above, together with any special need that a family may have (such as philanthropic endeavours) can, and ideally should, be tied together to function as a comprehensive governance package.
Apart from educating the younger generations about the technical skill set required, conscious effort must be made to impart stewardship skills and inculcate necessary family business values through a formal grooming process as well as by conditioning from an early age.
In the boardroom
The survival and success of Marwari business houses in today’s fast changing legal environment is largely dependent on the skills and attitude of the head of the promoter family. Equally important is role clarity. For instance, in business conglomerates spanning multiple verticals, it is not uncommon to assign different portfolios and businesses to different family members. What keeps them united is the family code which may be formally recorded in the family charter.
Recognising that there is no formalised succession plan for appointments to the board and senior management, the Securities Exchange Board of India has proposed that all listed companies set forth a succession plan to mitigate the adverse impact caused by the sudden death of the promoter.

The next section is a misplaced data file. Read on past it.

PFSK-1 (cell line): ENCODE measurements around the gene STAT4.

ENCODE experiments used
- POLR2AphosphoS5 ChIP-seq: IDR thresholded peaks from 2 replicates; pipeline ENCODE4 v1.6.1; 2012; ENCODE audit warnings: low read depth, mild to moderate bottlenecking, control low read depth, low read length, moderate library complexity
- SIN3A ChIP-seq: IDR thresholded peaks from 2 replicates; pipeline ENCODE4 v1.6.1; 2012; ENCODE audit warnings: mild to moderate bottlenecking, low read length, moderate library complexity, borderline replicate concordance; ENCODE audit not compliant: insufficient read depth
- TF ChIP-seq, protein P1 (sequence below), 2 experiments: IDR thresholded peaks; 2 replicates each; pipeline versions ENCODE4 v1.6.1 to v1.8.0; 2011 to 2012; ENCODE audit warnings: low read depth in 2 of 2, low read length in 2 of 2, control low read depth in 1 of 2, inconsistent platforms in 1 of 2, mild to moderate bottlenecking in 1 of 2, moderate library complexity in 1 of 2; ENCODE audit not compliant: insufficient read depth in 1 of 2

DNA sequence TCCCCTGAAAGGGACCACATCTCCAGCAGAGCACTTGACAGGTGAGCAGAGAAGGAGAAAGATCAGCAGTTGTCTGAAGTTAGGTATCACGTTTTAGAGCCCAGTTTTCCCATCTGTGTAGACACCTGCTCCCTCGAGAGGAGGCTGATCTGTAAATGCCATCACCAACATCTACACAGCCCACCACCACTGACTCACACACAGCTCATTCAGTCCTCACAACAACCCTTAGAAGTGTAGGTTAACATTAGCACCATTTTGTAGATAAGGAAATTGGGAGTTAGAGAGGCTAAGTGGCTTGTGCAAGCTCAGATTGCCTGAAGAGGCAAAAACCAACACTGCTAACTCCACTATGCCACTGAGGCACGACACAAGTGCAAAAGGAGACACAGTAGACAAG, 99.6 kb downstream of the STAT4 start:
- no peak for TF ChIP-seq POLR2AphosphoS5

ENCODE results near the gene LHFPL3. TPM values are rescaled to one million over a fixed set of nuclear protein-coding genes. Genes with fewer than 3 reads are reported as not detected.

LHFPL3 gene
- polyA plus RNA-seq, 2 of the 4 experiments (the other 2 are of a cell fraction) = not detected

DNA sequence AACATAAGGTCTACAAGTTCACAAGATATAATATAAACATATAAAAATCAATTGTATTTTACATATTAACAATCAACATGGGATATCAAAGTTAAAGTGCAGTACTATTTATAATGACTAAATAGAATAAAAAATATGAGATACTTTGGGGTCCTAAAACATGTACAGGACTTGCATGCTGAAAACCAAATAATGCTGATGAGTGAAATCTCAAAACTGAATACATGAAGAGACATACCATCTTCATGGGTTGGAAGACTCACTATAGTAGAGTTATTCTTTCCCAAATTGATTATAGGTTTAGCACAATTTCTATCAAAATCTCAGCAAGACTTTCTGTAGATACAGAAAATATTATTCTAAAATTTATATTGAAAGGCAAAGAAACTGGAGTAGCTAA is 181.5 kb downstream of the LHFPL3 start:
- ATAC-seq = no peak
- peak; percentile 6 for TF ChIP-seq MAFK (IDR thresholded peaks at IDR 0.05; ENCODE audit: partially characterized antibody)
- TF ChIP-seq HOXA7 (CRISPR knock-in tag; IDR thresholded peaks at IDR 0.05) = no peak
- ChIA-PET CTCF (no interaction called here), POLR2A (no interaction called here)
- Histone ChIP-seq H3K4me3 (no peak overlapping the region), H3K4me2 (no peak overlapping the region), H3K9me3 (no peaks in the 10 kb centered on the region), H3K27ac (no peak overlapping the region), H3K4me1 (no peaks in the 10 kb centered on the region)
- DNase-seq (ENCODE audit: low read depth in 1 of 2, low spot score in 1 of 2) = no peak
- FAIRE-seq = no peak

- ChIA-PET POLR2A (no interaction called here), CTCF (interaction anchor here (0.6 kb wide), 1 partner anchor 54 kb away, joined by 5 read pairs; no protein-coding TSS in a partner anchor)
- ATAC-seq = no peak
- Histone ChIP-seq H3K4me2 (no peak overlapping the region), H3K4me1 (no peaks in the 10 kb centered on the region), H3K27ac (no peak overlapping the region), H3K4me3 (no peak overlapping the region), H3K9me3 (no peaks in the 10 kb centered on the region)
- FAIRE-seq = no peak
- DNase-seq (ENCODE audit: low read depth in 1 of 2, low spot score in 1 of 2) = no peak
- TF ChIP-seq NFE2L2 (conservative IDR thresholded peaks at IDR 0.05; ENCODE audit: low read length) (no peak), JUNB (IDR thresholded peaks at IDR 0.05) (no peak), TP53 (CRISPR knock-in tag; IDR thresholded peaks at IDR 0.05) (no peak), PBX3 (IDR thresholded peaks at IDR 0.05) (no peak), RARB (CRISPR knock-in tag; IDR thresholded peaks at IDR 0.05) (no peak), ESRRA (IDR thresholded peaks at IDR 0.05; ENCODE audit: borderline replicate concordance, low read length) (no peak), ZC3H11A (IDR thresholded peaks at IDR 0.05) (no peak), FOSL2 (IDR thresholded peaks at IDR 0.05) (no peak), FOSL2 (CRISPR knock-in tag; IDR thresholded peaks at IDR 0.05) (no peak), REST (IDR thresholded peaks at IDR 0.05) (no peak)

Other key challenges faced by Marwari family businesses include refraining from foraying into sunrise sectors and preserving external talent while also retaining a meaningful role for family members. In order to stay ahead of competitors, Marwari business families should consider diversification and venture into sectors such as Information Technology, telecommunications, media and financial services. Although many Marwari business houses have already embraced professionalisation, many more will need to do so in order to consciously create an environment for talent creation and retention. At the same time, the next generation should be able to hold out on its own on the basis of its merit and a combination of factors like education, exposure and grooming, as opposed to lineage.
The road ahead
The instinct for entrepreneurship is deeply ingrained in this leading Indian business community which is wellknown for its risk appetite and ability to seize opportunities. This needs to be supplemented with foresight, preparedness and bespoke structural solutions to enable the community to continue to flourish in India and globally.
The designing of the family governance model and its implementation is an ongoing process, and while the issues concerning Marwari business families across India may inherently be the same, customised governance mechanisms need to be tailored to suit the unique requirements of each family. Intrinsically linked to the family business, effective family governance and succession will result in the institutionalisation of longterm corporate ownership and control of family businesses, which in turn is imperative in keeping both the Marwari enterprise and legend shining.
R S Agarwal